Every organization has its specific goals, but to accomplish those goals over time members of the team have to step up and grow into new roles. In Gruwell’s case, one of the keys was to help her students find their own voice. "Every kid has a story," she said. "Hoping they’d been inspired by the examples of Anne Frank and other teens who had turned negative experiences into something positive by writing about them, I handed out notebooks for my students to journal about their lives. There was some initial resistance. But then the stories poured out of them, full of anger and sadness. They wrote about sexual abuse, gang violence, hurt and hate. Many of them were stories they hadn’t told anyone. It wasn’t just the writing, but hearing and editing each other’s stories was cathartic for my students, really a profound healing process. Once they began to write their own stories, it opened them up to the possibility of being able to rewrite their endings." Gruwell found that offering opportunities for individual growth led to great things. No one, least of all the students, would have ever believed that their brutally honest stories would go on to become the New York Times best seller, and a motion picture, The Freedom Writers Diary.
Fight for the people in your organization.
In some organizations, a manager fighting for the people on their staff is an alien concept. But when the change-resistant and often nihilistic educational bureaucracy blocked Gruwell from helping her students, she went to battle for them. "When I went to get Catcher in the Rye for my students from the English department storeroom, the co-chair [of the department] took the book out of my hands and said, ‘Your students are too stupid to read it.’ I thought, ‘I’ll show you!’ I asked my dad for a cash advance on my Christmas present to buy every student a copy. They were shocked to get brand-new books." Another time, when a field trip to Washington, D.C. that Gruwell had organized to meet the Secretary of Education was vetoed by the school’s principal, Gruwell vowed not to let her kids be denied the experience. And they weren’t. "I took the risk of going over [the principal’s] head to the superintendent of the entire school system." Fighting for the members of your team isn’t just about surmounting obstacles. Advocacy for others can also inspire in them trust, loyalty, and a greater commitment to the shared cause. "Realizing I’d gone out on a limb for them," said Gruwell, "my students worked that much harder."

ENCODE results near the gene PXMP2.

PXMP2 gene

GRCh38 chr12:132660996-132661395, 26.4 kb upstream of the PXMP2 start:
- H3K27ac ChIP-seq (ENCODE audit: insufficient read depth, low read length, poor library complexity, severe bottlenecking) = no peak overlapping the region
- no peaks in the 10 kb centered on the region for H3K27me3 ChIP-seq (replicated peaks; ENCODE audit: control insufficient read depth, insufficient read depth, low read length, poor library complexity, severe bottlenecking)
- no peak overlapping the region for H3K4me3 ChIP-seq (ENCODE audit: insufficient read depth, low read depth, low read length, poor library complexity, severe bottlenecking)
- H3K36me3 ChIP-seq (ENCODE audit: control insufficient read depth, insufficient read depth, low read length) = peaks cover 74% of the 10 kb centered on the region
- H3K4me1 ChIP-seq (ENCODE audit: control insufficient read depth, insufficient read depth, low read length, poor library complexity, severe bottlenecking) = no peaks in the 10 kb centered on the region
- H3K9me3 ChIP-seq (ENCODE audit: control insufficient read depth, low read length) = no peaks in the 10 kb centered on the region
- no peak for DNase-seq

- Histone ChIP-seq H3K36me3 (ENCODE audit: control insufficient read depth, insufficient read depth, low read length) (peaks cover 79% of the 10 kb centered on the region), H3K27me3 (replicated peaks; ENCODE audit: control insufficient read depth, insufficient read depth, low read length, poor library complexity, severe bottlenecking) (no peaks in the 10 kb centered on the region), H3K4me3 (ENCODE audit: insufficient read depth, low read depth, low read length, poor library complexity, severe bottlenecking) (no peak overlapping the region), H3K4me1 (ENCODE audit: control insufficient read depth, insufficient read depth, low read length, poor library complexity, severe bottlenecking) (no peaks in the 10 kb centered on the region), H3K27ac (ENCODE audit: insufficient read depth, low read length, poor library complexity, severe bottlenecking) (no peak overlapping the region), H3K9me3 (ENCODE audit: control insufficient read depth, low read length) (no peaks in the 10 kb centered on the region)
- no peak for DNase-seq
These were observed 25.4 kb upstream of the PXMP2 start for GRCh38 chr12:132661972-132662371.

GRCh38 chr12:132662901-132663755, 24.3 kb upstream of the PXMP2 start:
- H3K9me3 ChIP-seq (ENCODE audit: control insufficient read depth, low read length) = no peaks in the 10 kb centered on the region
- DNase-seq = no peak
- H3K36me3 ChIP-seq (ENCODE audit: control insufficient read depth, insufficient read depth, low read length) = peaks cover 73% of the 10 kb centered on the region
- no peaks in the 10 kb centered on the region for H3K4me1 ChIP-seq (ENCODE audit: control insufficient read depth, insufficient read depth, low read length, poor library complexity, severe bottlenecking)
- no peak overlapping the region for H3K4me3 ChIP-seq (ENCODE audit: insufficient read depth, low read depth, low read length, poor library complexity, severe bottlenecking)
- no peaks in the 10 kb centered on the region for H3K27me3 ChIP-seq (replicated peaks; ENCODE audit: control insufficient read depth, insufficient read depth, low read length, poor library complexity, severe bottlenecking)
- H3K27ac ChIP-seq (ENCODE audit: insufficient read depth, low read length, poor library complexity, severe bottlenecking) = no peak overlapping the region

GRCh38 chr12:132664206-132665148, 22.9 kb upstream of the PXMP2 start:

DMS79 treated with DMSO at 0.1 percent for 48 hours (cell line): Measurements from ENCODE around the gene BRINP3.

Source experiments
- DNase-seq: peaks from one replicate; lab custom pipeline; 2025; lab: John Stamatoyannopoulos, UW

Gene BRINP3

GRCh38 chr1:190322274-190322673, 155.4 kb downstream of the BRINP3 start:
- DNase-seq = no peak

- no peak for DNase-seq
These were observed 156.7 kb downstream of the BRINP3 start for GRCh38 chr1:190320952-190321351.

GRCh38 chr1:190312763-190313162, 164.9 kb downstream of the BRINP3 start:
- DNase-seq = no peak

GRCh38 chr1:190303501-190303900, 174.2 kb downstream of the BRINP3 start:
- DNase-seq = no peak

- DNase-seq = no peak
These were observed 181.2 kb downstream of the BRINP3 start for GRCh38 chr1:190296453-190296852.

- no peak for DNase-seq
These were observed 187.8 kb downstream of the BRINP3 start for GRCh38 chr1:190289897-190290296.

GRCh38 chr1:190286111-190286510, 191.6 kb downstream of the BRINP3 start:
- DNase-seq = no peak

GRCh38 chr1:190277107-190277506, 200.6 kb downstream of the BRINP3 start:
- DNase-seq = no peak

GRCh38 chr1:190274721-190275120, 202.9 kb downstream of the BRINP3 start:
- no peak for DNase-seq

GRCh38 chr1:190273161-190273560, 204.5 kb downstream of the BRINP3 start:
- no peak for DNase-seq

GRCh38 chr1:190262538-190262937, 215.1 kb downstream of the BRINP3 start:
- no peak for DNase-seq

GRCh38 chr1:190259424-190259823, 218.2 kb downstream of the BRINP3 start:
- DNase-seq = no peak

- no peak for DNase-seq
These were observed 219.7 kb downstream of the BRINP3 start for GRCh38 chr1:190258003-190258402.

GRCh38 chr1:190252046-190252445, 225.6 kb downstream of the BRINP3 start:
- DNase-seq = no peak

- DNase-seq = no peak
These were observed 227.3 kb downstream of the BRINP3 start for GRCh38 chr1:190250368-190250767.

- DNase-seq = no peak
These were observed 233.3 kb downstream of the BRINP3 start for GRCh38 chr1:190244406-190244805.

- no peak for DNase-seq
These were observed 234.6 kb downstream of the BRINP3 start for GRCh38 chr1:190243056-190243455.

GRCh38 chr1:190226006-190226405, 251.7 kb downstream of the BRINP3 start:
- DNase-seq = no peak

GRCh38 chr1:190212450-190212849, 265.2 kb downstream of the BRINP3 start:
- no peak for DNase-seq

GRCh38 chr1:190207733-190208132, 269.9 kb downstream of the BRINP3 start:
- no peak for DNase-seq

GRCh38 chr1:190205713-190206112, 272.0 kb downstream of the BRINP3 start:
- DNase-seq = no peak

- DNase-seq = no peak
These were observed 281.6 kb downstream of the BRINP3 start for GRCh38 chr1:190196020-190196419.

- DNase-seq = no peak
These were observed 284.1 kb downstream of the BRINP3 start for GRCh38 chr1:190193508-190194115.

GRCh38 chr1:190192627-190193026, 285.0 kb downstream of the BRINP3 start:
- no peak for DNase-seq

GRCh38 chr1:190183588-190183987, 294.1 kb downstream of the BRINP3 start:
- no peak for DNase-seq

Find emotional support.
Being a teacher—or an entrepreneur or freelancer—can be isolating. "You go in your room, you shut the door, you’re by yourself," said Gruwell. "You may battle condescending administrators, disgruntled parents, long hours of afterschool work. You try things that fall flat. You work two, sometimes three jobs to make ends meet. Disillusionment is totally normal. Some teachers feel that if they ask for emotional help, they’re a failure. But teaching is a team sport." Whatever your vocation, as with Gruwell, if you make allies (whether within your organization or outside of it) who understand what you’re trying to do, they will "boost you up when you’re down."
Expose your team to the world.
Although it might not be practical to send your staff on an all-expenses-paid vacation to Mongolia, enabling some mental stimulation for those who are cooped up for long hours in tiny offices or stationed within a sea of cubicles might yield a happier, smarter, and more productive workforce. Gruwell believed that her students could learn some of the most valuable life lessons outside of the classroom. "We went places where the students could experience the lessons of fighting against intolerance firsthand," she said. "We pushed hard for it and traveled to Auschwitz. We traveled to Sarajevo. Eventually, the kids were so inspired that they became instrumental in organizing community events to field trips themselves. That’s the beauty of education, kids taking lessons out of the classroom and back into their own world where they can positively affect their family, their friends, and their greater community."
If you have a great idea, spread it.
Gruwell, like many other innovators with a vision, dreamed of scaling her idea. "Seeing all 150 of my students graduate, many the first in their families to do so, made me wonder if the teaching techniques I’d been instinctively developing could be replicated in other classrooms," said Gruwell. "Through the Freedom Writers Foundation, with many of my former students, we developed a program that emulates and universalizes the lessons we learned in Room 203 to inspire the youth of tomorrow, regardless of age, race, or socio-economic background, to make a difference in their communities and the world."
—Excerpted by arrangement with Plume, a member of Penguin Group (USA) Inc., from The Art of Doing: How Superachievers Do What They Do and How They Do It So Well by Camille Sweeney and Josh Gosfield. Copyright 2013 by Camille Sweeney and Josh Gosfield.
[Image: Flickr user Bruce Guenter]